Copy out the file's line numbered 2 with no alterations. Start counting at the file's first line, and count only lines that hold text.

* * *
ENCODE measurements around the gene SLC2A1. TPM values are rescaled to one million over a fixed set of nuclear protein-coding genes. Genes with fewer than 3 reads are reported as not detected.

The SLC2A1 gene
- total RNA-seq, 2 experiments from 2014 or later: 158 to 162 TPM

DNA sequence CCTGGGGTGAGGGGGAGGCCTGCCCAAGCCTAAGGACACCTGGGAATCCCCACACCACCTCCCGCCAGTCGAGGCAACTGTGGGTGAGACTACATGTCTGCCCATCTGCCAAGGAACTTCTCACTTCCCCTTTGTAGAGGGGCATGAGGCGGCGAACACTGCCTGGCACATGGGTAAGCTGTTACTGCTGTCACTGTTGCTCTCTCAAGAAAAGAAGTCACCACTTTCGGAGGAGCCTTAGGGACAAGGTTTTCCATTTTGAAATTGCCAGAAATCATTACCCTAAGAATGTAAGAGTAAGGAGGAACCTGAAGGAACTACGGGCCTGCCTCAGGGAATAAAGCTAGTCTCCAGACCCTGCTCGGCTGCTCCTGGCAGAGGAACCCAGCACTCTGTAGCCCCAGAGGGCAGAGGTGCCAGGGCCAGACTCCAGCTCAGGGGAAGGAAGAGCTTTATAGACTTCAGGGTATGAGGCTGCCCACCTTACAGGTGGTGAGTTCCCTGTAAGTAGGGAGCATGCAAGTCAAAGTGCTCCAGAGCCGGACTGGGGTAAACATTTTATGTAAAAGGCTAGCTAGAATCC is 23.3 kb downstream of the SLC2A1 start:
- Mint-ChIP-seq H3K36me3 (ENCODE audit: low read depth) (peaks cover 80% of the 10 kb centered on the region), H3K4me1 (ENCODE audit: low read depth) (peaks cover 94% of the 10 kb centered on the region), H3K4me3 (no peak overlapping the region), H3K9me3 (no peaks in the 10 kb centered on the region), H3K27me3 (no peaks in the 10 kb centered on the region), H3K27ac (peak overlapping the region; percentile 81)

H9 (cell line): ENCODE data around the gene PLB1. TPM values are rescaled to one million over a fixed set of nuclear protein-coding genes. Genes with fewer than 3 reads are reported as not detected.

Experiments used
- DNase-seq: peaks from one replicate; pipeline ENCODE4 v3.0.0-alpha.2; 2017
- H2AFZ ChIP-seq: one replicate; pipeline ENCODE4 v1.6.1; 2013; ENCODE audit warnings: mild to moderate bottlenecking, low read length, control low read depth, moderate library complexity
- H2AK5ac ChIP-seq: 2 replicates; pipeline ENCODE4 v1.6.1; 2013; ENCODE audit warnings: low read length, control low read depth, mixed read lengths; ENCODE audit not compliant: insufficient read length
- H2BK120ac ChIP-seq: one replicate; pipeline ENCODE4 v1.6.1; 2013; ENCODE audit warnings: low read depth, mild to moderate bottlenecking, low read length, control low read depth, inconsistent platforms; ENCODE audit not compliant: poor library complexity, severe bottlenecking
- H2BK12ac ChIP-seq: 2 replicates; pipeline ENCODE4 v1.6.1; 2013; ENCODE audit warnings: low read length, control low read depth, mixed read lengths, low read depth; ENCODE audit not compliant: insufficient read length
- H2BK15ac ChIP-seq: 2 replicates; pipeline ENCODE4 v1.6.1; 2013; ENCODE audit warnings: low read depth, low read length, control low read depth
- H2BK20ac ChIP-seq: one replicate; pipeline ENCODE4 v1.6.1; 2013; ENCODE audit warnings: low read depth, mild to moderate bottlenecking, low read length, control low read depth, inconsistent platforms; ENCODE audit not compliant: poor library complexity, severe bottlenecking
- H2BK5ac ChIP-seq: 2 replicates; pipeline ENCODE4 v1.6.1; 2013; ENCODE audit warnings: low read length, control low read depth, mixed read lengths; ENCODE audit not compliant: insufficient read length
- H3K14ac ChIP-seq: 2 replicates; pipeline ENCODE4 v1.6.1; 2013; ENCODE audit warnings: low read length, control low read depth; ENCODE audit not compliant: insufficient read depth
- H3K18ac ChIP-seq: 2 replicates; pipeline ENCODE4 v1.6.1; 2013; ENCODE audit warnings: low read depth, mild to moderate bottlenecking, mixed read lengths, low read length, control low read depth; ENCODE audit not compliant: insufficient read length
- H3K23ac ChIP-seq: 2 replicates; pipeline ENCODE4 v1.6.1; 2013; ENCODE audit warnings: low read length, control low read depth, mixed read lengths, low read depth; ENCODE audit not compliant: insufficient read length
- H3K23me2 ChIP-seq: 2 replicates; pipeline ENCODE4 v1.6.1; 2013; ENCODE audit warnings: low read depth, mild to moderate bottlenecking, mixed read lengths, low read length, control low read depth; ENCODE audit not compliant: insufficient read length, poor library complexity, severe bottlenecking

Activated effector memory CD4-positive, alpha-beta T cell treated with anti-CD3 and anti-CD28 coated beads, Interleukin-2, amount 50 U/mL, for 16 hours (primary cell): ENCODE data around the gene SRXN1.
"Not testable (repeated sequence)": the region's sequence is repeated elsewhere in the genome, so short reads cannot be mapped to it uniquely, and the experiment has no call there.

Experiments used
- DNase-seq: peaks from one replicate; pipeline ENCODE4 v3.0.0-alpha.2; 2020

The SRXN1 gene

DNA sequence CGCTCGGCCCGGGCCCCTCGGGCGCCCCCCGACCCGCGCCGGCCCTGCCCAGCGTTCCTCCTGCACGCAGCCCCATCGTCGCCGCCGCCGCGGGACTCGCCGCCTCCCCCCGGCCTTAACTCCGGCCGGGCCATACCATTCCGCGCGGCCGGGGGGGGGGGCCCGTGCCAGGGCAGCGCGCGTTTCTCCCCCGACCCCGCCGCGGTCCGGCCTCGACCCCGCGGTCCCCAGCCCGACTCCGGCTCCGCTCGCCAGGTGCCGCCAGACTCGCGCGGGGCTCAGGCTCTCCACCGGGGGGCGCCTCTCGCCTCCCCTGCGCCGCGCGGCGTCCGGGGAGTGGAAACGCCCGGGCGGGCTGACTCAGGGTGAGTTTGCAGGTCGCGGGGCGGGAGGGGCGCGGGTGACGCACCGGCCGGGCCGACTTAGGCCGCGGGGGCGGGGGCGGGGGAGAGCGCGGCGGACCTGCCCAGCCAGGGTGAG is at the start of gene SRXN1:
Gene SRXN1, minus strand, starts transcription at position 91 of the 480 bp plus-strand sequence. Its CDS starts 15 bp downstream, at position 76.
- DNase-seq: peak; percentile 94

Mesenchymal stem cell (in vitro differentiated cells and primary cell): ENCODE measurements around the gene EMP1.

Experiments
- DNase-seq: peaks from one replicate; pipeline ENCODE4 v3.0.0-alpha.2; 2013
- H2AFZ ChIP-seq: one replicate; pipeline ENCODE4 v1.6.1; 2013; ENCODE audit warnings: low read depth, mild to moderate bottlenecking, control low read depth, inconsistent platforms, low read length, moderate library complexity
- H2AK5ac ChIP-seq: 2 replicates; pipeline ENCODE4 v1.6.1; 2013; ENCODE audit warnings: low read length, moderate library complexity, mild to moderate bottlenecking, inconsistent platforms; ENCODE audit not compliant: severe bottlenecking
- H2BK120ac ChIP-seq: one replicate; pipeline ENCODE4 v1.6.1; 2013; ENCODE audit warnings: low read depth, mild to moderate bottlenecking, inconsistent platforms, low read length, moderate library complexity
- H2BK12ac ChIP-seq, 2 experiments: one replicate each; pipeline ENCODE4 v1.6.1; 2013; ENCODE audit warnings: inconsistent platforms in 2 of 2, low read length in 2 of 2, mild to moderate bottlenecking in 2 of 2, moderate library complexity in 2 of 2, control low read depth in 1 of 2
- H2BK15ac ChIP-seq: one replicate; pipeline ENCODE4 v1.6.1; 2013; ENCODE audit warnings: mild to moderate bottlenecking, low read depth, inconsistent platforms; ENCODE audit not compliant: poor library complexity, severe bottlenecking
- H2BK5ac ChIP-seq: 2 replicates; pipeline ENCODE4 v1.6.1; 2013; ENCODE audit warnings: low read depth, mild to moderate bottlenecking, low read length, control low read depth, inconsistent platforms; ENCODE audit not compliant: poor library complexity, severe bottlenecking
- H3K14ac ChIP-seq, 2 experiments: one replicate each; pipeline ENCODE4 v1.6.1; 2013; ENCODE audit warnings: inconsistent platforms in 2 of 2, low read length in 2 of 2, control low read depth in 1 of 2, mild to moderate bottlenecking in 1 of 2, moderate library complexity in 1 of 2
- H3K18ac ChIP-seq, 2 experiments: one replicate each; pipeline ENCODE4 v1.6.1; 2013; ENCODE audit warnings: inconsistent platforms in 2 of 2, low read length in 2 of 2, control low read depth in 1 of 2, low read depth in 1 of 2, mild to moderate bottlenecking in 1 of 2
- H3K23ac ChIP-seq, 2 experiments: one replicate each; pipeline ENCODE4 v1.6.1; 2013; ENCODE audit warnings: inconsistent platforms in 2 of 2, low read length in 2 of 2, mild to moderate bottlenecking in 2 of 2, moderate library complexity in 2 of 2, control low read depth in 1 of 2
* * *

The SLC2A1 gene